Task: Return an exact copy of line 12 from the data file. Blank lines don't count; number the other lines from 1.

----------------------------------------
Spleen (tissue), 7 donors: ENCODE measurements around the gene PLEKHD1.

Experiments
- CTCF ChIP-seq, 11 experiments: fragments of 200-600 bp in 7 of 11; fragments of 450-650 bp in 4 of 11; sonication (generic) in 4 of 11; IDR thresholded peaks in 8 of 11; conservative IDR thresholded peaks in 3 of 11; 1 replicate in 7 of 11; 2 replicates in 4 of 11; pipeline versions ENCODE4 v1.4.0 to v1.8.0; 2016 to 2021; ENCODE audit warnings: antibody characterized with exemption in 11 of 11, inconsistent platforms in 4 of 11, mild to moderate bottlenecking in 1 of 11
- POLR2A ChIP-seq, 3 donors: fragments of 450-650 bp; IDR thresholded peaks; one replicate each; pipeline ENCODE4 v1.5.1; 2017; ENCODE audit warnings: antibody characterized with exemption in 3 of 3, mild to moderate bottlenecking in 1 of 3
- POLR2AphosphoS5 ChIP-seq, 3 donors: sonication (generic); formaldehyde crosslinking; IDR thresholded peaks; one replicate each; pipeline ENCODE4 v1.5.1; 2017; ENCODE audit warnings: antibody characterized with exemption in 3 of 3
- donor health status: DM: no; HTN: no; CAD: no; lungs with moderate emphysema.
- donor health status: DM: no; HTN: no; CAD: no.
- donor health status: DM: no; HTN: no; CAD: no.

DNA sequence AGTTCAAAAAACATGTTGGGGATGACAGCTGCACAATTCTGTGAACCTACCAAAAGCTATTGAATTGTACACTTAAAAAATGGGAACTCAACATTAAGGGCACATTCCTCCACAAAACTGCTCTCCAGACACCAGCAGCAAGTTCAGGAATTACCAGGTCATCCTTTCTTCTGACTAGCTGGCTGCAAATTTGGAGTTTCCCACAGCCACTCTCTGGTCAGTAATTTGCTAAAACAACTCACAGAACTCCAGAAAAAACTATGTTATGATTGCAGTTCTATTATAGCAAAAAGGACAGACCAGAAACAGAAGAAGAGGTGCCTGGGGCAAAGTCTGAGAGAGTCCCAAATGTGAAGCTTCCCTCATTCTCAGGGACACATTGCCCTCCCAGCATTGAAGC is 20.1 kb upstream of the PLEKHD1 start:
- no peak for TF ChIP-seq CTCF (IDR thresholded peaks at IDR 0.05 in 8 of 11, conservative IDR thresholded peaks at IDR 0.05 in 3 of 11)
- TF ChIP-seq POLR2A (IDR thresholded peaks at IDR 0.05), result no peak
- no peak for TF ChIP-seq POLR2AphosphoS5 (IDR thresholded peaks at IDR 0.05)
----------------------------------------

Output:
- no peak for TF ChIP-seq POLR2AphosphoS5 (IDR thresholded peaks at IDR 0.05)